Interpretations of Prop. 227 Vary Widely, Experts Say

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The implementation of Proposition 227 can be likened to a tornado, according to many of the researchers and state policy experts who gathered here recently to talk about the 1-year-old California law.

"In some cases when it touches down, it's making radical changes. And in some places, it's almost like it never happened," said Maria N. Trejo, a manager in the state education department's office of language policy and leadership.

The two-day conference last month, sponsored by the University of California's Linguistic Minority Research Institute and the California Policy Research Center, drew researchers who had examined the responses to Proposition 227 at the state and local levels and the factors that had helped shape those responses.

Some common denominators quickly emerged from the researchers' early findings:

  • Districts supportive of bilingual education before Proposition 227 have found ways in the new law to keep at least some bilingual classrooms; districts without such support, or those critical of bilingual education, have found ways in the law to get rid of it or severely restrict it.
  • The meaning of "structured English immersion," the program called for under Proposition 227, varies enormously from district to district and school to school.
  • Regardless of what array of programs a district offered before the ballot initiative passed, the new law has forced many to take a critical look at all their programs for limited-English-proficient students.

"Yes, Proposition 227 has weeded out some of the weaker bilingual programs, those that never had full commitment or resources to begin with," said Kris D. Gutierrez, an associate education professor at the University of California, Los Angeles, who is studying three districts in Southern California. "But it's also weeded out some really good ones."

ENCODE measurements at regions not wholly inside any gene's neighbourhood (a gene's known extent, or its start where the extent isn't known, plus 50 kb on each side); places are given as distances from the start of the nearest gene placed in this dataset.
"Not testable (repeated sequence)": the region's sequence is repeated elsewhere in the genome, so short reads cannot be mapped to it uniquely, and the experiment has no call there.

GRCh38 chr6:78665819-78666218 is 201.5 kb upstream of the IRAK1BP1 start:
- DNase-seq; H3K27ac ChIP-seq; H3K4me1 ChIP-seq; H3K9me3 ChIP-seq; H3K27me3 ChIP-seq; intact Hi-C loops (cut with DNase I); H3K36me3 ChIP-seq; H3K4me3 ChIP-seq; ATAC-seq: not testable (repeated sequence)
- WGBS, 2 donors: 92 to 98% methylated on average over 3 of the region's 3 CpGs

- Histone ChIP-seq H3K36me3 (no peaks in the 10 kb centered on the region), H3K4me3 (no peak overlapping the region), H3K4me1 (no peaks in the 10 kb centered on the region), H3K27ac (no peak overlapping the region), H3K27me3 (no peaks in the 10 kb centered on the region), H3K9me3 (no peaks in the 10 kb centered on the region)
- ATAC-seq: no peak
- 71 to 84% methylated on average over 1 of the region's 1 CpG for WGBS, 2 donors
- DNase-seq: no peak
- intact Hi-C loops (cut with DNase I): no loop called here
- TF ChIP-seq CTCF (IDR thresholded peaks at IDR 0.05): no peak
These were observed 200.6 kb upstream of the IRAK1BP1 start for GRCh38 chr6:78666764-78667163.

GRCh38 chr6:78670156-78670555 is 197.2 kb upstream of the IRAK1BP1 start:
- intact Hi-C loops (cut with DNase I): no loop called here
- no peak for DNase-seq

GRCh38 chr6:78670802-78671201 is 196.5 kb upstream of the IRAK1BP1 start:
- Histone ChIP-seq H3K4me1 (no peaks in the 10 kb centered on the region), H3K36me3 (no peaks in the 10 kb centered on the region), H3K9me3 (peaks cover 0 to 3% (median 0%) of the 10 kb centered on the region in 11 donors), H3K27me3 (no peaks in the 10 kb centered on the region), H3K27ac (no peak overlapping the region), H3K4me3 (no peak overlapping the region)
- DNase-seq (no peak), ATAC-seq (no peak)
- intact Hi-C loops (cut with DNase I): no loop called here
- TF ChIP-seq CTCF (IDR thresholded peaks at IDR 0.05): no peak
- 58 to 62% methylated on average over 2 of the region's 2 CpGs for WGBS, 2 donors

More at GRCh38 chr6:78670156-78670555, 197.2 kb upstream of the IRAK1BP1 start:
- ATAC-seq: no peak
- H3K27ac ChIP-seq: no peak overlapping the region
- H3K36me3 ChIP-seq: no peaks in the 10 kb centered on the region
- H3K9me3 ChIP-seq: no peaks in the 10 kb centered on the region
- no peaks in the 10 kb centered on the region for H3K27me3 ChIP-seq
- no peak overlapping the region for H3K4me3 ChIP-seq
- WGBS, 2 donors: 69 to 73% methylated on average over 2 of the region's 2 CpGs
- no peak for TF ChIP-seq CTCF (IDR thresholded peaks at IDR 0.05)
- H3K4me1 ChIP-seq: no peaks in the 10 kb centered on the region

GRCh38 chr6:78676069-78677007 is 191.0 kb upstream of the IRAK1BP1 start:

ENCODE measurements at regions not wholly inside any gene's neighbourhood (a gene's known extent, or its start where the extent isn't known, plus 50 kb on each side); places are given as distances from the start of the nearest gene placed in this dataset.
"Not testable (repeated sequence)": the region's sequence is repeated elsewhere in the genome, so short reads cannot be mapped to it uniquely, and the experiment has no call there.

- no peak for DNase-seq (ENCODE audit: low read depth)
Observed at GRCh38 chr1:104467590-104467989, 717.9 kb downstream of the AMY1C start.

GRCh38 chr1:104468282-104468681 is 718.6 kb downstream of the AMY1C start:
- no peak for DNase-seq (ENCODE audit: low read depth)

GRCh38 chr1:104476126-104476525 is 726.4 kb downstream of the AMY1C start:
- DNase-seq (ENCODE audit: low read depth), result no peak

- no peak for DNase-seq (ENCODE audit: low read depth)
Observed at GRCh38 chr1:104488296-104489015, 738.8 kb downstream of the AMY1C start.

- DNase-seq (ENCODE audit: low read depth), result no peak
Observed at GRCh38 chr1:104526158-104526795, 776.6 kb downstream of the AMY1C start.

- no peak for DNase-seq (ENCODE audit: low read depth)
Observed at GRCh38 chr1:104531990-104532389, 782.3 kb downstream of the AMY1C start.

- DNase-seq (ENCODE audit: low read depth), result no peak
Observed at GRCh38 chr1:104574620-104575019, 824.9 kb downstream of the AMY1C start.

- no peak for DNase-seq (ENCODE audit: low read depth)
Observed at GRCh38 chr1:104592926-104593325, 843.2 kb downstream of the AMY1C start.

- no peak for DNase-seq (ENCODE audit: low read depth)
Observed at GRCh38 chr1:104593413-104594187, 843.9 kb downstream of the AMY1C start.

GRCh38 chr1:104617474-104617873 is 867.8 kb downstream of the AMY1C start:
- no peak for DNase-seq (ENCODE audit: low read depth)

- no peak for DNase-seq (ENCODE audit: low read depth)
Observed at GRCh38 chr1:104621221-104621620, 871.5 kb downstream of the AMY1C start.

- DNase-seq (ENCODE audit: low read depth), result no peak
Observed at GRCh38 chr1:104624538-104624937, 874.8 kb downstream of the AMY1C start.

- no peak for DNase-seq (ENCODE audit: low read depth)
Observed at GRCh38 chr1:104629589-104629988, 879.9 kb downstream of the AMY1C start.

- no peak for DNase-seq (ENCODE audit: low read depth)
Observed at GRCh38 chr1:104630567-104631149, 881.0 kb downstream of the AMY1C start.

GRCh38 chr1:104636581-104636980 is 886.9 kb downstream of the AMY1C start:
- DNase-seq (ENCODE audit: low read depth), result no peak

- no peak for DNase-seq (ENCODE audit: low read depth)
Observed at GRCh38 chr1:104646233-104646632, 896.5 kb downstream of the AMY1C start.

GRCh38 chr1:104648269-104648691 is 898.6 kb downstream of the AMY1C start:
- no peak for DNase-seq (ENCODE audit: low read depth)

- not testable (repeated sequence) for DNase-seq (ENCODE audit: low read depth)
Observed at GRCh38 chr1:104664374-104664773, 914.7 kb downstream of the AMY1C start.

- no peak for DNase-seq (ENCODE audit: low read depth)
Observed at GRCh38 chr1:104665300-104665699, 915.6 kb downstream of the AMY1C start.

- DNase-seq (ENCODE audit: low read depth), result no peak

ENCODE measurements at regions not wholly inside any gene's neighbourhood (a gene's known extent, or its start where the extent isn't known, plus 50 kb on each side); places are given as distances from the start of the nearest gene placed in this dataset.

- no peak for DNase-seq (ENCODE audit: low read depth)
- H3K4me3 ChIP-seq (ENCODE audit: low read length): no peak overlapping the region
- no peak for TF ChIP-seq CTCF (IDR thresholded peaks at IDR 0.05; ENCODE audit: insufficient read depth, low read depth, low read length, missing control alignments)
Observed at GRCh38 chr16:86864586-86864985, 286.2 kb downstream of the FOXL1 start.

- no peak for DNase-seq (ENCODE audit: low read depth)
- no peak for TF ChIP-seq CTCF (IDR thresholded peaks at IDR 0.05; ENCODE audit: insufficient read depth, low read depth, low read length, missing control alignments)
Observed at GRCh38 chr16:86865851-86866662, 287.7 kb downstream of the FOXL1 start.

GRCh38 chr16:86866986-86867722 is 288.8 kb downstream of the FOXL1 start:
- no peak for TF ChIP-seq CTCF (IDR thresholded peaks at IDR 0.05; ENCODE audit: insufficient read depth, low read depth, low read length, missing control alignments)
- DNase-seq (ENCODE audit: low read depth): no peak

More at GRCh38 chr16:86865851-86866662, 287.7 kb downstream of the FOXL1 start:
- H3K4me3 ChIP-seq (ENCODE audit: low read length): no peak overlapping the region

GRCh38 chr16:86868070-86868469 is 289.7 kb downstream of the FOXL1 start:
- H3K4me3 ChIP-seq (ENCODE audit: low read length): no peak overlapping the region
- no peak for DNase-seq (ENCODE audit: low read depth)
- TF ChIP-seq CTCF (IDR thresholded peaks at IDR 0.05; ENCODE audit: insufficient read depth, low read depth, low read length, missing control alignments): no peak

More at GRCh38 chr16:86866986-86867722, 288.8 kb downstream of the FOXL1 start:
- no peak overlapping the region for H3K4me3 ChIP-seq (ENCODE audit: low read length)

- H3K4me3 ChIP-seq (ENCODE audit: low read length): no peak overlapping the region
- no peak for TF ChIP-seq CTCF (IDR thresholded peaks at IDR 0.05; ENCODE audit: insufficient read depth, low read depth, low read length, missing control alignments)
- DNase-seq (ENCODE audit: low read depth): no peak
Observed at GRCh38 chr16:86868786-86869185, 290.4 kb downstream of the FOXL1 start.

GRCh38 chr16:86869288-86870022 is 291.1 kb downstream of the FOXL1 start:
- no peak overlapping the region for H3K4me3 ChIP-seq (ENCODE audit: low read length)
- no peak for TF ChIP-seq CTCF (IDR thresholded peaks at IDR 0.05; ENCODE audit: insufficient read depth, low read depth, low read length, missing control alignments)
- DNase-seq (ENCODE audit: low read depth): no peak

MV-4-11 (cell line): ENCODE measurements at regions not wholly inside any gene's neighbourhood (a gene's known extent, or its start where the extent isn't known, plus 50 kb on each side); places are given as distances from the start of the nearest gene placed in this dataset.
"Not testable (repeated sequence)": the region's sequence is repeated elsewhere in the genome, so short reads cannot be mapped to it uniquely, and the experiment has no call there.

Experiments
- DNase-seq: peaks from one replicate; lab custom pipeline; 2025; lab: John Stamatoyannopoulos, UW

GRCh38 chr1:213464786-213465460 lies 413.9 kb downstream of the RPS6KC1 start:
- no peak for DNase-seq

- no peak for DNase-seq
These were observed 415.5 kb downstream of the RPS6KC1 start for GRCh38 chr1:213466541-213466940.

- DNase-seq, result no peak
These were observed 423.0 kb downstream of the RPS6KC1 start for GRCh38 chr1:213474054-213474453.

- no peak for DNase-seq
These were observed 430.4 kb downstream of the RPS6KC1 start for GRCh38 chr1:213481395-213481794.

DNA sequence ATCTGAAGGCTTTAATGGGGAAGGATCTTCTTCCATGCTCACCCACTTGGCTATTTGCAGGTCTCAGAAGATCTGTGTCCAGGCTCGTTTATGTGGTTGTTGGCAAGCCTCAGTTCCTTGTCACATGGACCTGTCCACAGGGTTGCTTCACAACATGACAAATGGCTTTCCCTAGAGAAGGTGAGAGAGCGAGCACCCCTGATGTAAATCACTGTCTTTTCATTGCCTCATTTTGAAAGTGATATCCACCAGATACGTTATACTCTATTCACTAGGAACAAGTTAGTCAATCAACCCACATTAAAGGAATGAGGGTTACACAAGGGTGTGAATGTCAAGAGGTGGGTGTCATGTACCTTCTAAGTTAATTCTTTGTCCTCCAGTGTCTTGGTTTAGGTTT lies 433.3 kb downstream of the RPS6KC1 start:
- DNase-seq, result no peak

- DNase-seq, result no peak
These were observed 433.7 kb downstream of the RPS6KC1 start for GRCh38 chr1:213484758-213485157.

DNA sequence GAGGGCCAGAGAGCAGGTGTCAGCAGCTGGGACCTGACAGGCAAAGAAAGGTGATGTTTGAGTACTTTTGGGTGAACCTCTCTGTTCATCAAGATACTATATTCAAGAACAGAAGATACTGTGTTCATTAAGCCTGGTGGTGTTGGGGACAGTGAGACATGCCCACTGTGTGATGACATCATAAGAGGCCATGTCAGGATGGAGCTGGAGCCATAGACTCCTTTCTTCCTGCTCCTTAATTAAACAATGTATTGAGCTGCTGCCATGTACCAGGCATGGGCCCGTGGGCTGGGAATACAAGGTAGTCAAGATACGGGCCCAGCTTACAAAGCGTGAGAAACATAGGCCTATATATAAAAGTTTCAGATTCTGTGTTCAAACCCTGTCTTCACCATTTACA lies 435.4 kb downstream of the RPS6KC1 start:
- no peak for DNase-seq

Teaching to the Test

Such varying interpretations of the law by districts and schools come against a backdrop of division among state policymakers, too, over the measure and its blueprint for LEP students.

For example, Proposition 227 is silent on how students are to be identified as LEP and how they drop that label once they reach English proficiency. The state school board is in the midst of revamping long-standing rules governing such procedures, changes that board officials say will be less prescriptive and more in keeping with the spirit of the law.

But education department officials and bilingual education supporters say the board's proposed changes veer too far toward local control and would gut the state's uniform and objective standards for determining who has limited English proficiency and who is ready to move into mainstream classes.

Meanwhile, the authors of Proposition 227 are fighting two bills they argue undermine the initiative.

The law calls for LEP students who have acquired a "good working knowledge of English," in most cases within one year, to move from a sheltered-English-immersion program to the mainstream, where students are native English-speakers or have acquired "reasonable fluency" in English.

One measure, Assembly Bill 1026, attempts to further define such terms and to require a plan for each student moving into the mainstream. It also would apply the law's call for a 30-day minimum placement in English immersion at the beginning of each year to only the first year parents obtained a waiver for their child to enroll in bilingual education.

Another bill, AB 144, would reverse a policy set by former Gov. Pete Wilson that requires all children in grades 2-11 to take the statewide achievement tests in English.

The bill calls for LEP students to receive at least two years of instruction primarily in English before being required to take the state-mandated tests in English. Instead, schools would have to offer tests in the major primary languages spoken by the state's LEP students.

Though Proposition 227 says nothing about assessment, the initiative's sponsors say testing LEP students in English gives the law teeth: If teachers know they will be held accountable for students' performance on a test given in English, they are more likely to want to teach in English to better prepare the students for the test.

But many experts say testing lep students in a language they don't understand means that the tests don't accurately gauge their academic skills.

Regardless, when scores are released this summer, Proposition 227 opponents and proponents alike are expected to comb the data looking for evidence that students perform better in English immersion or in bilingual programs. But experts caution such conclusions would be premature at best and severely flawed at worst.

Vol. 18, Issue 38, Page 11

Published in Print: June 2, 1999, as Interpretations of Prop. 227 Vary Widely, Experts Say
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